I barely remember packing and getting to Zürich airport. I had taken with me a brown notebook from the Laboratoire de Mathématiques de Besançon that I had laying around, and a couple of pens.

I started to write in the plane, and the essay just poured out of me… I kept a tally of the references that I would need later, and from time to time I would add a note to the margins to not forget a certain point. Otherwise, I wrote it in one go, On the Road-style.

After a couple of hours, my blue pen ran out of ink. I continued and finished in black ink. And apart from switching the order of some paragraphs and style corrections, the paper draft was almost the final form of the essay.

I did a scale in Philadelphia after the transatlantic trip. While waiting for my next connection, I transcribed the essay to a Word document. I still needed to consult the references—in the end, I read again fully The Dark Knight Returns and The Killing Joke—but I was going to turn my essay on time, and I was ready to come back to reality and deal with tragedy.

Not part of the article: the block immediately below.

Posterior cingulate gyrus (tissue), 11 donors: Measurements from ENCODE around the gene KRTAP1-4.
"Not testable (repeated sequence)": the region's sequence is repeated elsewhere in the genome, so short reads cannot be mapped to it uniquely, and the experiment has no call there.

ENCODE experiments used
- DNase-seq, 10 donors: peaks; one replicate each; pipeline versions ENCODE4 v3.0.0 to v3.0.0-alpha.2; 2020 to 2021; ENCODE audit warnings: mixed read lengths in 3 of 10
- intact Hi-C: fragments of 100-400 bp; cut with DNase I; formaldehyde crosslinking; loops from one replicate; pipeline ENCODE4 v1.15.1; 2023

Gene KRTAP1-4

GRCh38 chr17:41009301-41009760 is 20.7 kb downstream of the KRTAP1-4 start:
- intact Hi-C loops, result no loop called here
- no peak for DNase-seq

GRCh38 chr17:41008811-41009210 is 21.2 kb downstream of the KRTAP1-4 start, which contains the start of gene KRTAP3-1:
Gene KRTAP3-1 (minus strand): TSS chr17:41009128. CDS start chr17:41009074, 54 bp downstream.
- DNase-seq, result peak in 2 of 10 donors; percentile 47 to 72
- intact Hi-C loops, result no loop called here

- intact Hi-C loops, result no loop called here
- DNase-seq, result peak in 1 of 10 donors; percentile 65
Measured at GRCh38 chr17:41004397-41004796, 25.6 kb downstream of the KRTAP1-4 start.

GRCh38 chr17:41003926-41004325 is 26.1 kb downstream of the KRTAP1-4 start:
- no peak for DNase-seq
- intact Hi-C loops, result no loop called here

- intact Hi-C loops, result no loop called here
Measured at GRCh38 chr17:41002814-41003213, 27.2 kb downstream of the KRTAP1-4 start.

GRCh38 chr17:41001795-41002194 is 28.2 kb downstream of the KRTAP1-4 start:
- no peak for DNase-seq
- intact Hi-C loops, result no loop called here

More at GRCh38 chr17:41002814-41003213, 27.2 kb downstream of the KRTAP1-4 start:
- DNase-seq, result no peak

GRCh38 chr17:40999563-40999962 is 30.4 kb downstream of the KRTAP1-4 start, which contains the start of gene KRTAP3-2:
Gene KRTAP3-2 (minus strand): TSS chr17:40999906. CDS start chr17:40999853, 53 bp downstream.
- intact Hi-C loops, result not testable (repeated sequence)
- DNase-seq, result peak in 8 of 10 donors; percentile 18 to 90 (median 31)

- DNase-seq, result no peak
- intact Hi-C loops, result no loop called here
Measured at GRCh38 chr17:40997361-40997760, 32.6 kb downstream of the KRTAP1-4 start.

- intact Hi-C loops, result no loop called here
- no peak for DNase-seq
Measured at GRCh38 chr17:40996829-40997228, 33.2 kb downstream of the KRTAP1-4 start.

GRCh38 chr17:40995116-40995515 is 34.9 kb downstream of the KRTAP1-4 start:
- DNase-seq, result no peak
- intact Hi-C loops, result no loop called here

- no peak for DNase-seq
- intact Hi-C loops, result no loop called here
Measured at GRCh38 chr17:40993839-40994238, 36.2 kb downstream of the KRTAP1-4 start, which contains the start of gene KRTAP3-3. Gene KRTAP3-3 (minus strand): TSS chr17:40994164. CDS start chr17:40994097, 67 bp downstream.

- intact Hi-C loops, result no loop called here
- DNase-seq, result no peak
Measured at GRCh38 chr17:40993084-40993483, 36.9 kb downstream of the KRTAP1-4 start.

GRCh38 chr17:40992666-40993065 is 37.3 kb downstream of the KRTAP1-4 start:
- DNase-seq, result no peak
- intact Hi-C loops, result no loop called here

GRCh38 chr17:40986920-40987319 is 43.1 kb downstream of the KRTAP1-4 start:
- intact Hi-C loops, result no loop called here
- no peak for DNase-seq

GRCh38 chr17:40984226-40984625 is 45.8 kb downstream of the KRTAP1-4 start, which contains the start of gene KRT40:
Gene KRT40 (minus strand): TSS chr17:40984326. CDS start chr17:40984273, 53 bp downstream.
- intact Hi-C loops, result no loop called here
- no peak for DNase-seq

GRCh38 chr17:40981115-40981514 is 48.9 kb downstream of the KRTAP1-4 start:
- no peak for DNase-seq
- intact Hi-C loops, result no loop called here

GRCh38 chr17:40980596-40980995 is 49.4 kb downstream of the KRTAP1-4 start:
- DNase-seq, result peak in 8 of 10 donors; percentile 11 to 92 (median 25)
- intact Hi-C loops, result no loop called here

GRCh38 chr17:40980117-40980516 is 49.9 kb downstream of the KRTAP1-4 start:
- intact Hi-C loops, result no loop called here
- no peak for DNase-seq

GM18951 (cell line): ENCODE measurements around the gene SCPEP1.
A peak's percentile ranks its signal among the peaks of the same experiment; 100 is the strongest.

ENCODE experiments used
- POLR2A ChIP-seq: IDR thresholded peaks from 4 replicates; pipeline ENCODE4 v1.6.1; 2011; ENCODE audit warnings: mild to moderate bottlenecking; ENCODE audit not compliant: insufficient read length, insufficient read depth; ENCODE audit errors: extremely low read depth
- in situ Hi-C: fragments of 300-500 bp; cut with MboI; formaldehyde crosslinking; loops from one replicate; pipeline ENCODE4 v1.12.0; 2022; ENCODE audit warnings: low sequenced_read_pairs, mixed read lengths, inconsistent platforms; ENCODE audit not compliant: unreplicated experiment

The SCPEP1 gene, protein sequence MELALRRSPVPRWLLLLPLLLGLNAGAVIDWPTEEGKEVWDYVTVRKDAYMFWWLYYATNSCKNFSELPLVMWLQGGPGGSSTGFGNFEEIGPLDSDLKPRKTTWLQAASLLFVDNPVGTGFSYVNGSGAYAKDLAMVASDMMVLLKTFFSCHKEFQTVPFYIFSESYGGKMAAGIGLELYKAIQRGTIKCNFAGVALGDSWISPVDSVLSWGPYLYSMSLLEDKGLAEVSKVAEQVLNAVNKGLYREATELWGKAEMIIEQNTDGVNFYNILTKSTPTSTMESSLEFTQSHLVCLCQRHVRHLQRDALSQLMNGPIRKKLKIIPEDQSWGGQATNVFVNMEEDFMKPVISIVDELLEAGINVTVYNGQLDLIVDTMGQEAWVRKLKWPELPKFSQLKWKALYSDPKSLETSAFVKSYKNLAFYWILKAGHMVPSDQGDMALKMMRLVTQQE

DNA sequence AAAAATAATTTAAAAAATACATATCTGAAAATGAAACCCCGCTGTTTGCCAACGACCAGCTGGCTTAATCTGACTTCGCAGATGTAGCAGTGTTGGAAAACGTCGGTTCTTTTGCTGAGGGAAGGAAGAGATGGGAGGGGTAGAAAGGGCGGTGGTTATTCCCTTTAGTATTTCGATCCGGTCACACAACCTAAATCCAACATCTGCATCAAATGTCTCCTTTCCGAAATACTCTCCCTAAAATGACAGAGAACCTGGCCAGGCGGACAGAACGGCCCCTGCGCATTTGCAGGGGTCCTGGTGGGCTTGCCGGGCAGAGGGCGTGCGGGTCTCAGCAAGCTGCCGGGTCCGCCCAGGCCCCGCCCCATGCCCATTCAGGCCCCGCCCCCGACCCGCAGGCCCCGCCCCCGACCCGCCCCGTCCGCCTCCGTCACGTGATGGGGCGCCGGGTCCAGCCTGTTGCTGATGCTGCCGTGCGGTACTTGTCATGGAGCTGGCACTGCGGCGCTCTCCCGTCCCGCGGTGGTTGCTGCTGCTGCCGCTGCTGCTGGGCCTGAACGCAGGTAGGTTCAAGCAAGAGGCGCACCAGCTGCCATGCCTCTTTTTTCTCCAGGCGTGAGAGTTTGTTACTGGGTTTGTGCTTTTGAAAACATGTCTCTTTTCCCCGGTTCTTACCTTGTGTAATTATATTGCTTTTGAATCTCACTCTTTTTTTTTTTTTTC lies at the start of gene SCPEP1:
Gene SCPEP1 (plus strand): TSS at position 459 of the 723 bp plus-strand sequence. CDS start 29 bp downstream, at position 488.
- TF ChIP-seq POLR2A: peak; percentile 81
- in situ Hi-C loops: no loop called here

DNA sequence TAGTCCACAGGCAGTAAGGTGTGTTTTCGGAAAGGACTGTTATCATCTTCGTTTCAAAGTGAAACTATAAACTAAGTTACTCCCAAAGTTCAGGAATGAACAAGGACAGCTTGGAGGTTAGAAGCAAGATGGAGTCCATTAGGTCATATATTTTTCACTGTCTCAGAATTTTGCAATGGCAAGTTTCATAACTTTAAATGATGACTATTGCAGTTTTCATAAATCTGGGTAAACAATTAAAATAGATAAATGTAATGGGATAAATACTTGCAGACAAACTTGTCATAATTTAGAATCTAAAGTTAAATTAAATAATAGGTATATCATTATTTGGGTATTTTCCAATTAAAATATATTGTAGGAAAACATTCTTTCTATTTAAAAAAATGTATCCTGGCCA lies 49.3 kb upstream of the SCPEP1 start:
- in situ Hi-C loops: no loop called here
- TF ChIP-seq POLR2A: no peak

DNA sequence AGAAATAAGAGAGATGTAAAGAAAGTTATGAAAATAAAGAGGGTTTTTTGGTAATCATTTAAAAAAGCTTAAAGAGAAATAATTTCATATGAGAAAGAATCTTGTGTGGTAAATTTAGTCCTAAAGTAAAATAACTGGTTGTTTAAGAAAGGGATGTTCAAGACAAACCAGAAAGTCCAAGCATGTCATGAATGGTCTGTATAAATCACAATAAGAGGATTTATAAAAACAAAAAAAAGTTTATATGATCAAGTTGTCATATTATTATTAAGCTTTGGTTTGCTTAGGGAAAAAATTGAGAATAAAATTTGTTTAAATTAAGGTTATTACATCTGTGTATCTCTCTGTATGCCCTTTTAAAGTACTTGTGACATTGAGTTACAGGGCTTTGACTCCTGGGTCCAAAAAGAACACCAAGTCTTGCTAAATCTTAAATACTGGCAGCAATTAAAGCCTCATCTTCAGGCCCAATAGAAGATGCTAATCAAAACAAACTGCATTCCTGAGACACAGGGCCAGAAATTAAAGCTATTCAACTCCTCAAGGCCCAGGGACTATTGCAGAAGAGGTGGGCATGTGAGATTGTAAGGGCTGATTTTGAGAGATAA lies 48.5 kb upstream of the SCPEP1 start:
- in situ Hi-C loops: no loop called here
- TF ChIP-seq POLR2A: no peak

Now the question is… Is my essay about queer representation of the Joker any good? That is not for me to say, but you could find out if you decide to get The Man Who Laughs book. I did try my best and attempted to give an outsider perspective—to an English-speaking mainstream comic audience—as a queer genderfluid Spanish-speaking Latinoamericana. If anything, I can attest that the rest of the essays in the anthology are especially insightful and entertaining.

I want to give my deep gratitude to Rich and Lou, who had confidence that I could write something readable on a tight deadline. And also to the creators and contributors to the Joker mythos, who kept me spiritual company on those long, dark hours of my journey home.

Robotics engineer boy by day, cinephile comics fangirl by night, Valentina Rossi is a queer genderfluid Latinoamericana currently living in Switzerland. She fell in love with comic books in general, and DC characters in particular, when her grandfather lent her his large collection of Editorial Novaro Spanish translations of US superhero series.

 Her favorite excuse for everything is “English is not my native language” which unfortunately only works in the US/UK. She can be found on Twitter—still functional as of this writing—and Post.news, a micro-blog site—as @rossi_tg.

3 thoughts on “How I Dealt with Loss Writing an Essay About the Joker

  1. This is a lovely story. While I’m still sorry for Vaneltina’s loss, I’m am so happy that she could participate in the book and the essay is wonderful. I’m glad it’s in the book! Thank you for being a part of it.

    1. Thank you for your kind comments, Lou… I meant every word about my gratitude to you and Rich – Valen